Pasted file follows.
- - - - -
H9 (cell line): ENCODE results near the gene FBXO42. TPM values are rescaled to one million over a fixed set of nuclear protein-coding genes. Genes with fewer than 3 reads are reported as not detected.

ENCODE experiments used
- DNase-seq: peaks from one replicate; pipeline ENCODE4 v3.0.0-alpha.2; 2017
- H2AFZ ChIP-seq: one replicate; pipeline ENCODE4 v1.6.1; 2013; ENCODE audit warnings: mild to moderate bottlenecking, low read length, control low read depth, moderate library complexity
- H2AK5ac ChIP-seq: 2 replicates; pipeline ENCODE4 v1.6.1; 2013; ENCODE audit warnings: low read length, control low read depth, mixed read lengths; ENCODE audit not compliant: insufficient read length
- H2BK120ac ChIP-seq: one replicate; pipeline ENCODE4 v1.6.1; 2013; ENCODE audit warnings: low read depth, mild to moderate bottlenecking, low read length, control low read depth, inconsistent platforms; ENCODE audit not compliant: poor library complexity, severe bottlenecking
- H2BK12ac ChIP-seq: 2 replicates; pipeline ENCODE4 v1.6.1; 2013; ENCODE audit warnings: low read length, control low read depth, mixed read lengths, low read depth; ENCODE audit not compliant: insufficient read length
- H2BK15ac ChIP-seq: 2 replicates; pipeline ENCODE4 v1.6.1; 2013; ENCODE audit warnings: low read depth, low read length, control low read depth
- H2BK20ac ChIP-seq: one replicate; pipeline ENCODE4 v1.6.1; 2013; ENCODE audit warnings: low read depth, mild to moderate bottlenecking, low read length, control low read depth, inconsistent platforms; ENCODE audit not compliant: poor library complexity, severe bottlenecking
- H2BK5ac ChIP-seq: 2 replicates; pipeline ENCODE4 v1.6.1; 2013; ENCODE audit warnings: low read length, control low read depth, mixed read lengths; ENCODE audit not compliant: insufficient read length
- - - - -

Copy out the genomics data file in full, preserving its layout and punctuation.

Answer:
H9 (cell line): ENCODE results near the gene FBXO42. TPM values are rescaled to one million over a fixed set of nuclear protein-coding genes. Genes with fewer than 3 reads are reported as not detected.

ENCODE experiments used
- DNase-seq: peaks from one replicate; pipeline ENCODE4 v3.0.0-alpha.2; 2017
- H2AFZ ChIP-seq: one replicate; pipeline ENCODE4 v1.6.1; 2013; ENCODE audit warnings: mild to moderate bottlenecking, low read length, control low read depth, moderate library complexity
- H2AK5ac ChIP-seq: 2 replicates; pipeline ENCODE4 v1.6.1; 2013; ENCODE audit warnings: low read length, control low read depth, mixed read lengths; ENCODE audit not compliant: insufficient read length
- H2BK120ac ChIP-seq: one replicate; pipeline ENCODE4 v1.6.1; 2013; ENCODE audit warnings: low read depth, mild to moderate bottlenecking, low read length, control low read depth, inconsistent platforms; ENCODE audit not compliant: poor library complexity, severe bottlenecking
- H2BK12ac ChIP-seq: 2 replicates; pipeline ENCODE4 v1.6.1; 2013; ENCODE audit warnings: low read length, control low read depth, mixed read lengths, low read depth; ENCODE audit not compliant: insufficient read length
- H2BK15ac ChIP-seq: 2 replicates; pipeline ENCODE4 v1.6.1; 2013; ENCODE audit warnings: low read depth, low read length, control low read depth
- H2BK20ac ChIP-seq: one replicate; pipeline ENCODE4 v1.6.1; 2013; ENCODE audit warnings: low read depth, mild to moderate bottlenecking, low read length, control low read depth, inconsistent platforms; ENCODE audit not compliant: poor library complexity, severe bottlenecking
- H2BK5ac ChIP-seq: 2 replicates; pipeline ENCODE4 v1.6.1; 2013; ENCODE audit warnings: low read length, control low read depth, mixed read lengths; ENCODE audit not compliant: insufficient read length